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June 19, 2018

Mayo Clinic discovers genetic links to pancreatic cancer

By Susan Buckles

Fergus Couch, Ph.D.

Pancreatic cancer is one of the most difficult forms of cancer to diagnose and treat. For many patients, the disease is not treatable through surgery and standard chemotherapy. New research published in JAMA, supported in part through the Mayo Clinic Center for Individualized Medicine,  gives insight into the underlying genetic links to pancreatic cancer.  Senior authors Fergus Couch, Ph.D., and Gloria Petersen, Ph.D. share their discovery of six genes with mutations that substantially increase a person’s risk for pancreatic cancer.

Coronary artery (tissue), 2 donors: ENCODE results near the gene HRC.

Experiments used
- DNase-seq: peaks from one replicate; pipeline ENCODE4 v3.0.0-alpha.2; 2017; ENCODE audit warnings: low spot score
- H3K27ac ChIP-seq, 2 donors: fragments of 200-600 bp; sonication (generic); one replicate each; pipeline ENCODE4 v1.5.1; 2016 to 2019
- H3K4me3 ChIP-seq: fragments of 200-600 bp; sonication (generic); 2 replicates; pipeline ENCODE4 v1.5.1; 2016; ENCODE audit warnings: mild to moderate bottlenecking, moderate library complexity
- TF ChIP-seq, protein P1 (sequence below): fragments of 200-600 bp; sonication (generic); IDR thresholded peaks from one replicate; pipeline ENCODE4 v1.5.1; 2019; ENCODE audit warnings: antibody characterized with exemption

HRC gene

Gloria Petersen, Ph.D.

The discovery is important for many reasons. First it reveals that genetic testing can identify whether additional family members are at an increased risk for pancreatic and other cancers.  Second, it found that even patients without a family history of pancreatic cancer may have these genetic mutations.  As a result, they are calling for new, expanded genetic testing guidelines.

Read more here.

 

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Learn more about the latest clinical applications of precision medicine at this year’s Individualizing Medicine Conference. It will be held Sept. 12-13, 2018.

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Tags: #Dr. Fergus Couch, cancer genomics, Cancer Research, DNA Testing, Dr. Gloria Petersen, JAMA study, Mayo Clinic Cancer Center, Mayo Clinic Center for Individualize Medicine, Mayo Clinic Department of Laboratory Medicine and Pathology, Pancreatic Cancer, Precision Medicine

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